Postmodern Patriot

Alex Sheshunoff's E-The People initiative wrangles Internet democracy

| November/December 1998


On the blustery expanse of San Francisco's City Hall plaza, Alex Sheshunoff positions himself for an on-camera television interview to promote E-The People, his new online political action service. In jeans, cowboy boots, and a blue shirt of subtly Western design, Sheshunoff looks every inch the archetypal American up-and-comer. “E-The People,” he tells the camera, “is really about local people fixing local problems. You should be able to get your congressperson's attention with a letter, not a check.”

A casual observer might take the lanky Sheshunoff for a media veteran—he knows how authority should sound, and he delivers his sound bites with deceptive spontaneity. Only when the interview ends do clues emerge that the 24-year-old entrepreneur is working without a net: He exhales sharply, rolls his eyes, and rubs his palms together in a way that hints of a cold sweat. “Don't worry,” says the sympathetic cameraman. “It'll get easier over time.”

“How much time?” Sheshunoff wonders.

“Oh, six or seven years.”



To a man who lives his life on Internet time, where new ideas become fads in a week and obsolete in a month, this must seem like an interminable stretch. Sheshunoff launched New York Now, an entertainment and listing service, the day he graduated from Yale with an undergraduate degree in history. Within a year, he'd spun the concept into a content-providing company, Studio Now, which employs a staff of 20 in its Greenwich Village offices. But he admits he always wanted more: “You can only reap so much meaning selling online restaurant guides,” he laments.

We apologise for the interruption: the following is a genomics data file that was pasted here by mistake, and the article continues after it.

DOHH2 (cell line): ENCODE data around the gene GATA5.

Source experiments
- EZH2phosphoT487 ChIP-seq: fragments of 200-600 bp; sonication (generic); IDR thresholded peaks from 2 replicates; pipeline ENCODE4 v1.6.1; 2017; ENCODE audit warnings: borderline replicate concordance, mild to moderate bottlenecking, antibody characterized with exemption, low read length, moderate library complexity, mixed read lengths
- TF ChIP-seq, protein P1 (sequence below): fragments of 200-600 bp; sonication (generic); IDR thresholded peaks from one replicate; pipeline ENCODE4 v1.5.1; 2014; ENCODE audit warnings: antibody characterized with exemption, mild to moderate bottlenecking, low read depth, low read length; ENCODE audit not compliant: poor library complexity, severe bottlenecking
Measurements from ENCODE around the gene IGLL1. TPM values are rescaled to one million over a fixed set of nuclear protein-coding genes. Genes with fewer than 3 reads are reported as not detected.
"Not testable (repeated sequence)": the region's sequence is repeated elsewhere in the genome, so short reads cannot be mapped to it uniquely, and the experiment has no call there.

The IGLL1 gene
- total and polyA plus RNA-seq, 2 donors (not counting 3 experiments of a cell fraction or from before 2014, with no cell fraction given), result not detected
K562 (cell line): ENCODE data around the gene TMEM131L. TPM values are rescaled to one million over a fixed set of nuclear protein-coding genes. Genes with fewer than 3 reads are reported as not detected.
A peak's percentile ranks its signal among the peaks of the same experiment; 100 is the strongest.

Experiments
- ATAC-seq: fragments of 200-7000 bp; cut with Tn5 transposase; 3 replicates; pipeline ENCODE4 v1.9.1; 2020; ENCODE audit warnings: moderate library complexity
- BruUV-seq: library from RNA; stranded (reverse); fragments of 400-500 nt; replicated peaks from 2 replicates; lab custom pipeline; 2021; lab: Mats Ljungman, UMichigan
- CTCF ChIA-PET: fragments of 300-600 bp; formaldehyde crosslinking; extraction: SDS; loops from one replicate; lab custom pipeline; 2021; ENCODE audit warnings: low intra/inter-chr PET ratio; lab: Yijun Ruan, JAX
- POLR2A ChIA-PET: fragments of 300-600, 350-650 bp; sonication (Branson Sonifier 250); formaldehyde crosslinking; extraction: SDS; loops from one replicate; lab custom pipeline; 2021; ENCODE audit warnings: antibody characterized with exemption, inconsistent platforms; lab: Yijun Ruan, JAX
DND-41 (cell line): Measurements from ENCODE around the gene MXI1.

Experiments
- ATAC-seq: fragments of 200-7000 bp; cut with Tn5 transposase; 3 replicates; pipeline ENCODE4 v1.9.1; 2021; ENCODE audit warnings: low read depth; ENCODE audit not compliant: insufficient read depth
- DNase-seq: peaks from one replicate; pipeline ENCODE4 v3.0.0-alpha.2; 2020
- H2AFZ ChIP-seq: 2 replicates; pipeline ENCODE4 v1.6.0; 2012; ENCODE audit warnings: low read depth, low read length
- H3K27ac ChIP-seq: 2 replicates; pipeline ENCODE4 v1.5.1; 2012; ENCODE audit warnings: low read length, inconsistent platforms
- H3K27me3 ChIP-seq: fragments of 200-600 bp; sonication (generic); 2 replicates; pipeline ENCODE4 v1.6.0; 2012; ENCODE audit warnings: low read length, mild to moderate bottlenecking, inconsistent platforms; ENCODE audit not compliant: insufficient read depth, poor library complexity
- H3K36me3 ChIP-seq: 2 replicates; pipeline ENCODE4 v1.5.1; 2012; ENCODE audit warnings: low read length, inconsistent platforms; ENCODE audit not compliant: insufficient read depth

These days, www.studionow.com whisks its visitors to www.e-thepeople.com, where the concerned citizen can punch in her zip code, select from a database of 140,000 elected officials around the country, and electronically file a personal complaint. This “interactive town hall” also assists organizations in developing letter-writing campaigns, petition drives, and online fundraising. And it's all free. Sheshunoff hopes to keep the venture afloat with ad revenues, most of them gleaned from partnerships with media affiliates (some 40 newspapers and TV stations, including the New York Daily News and the Houston Chronicle, reportedly have signed on). “But the business aspect of it is secondary,” he contends. “We want to make money only as far as we can continue to make it available for free to activists and nonprofit groups.”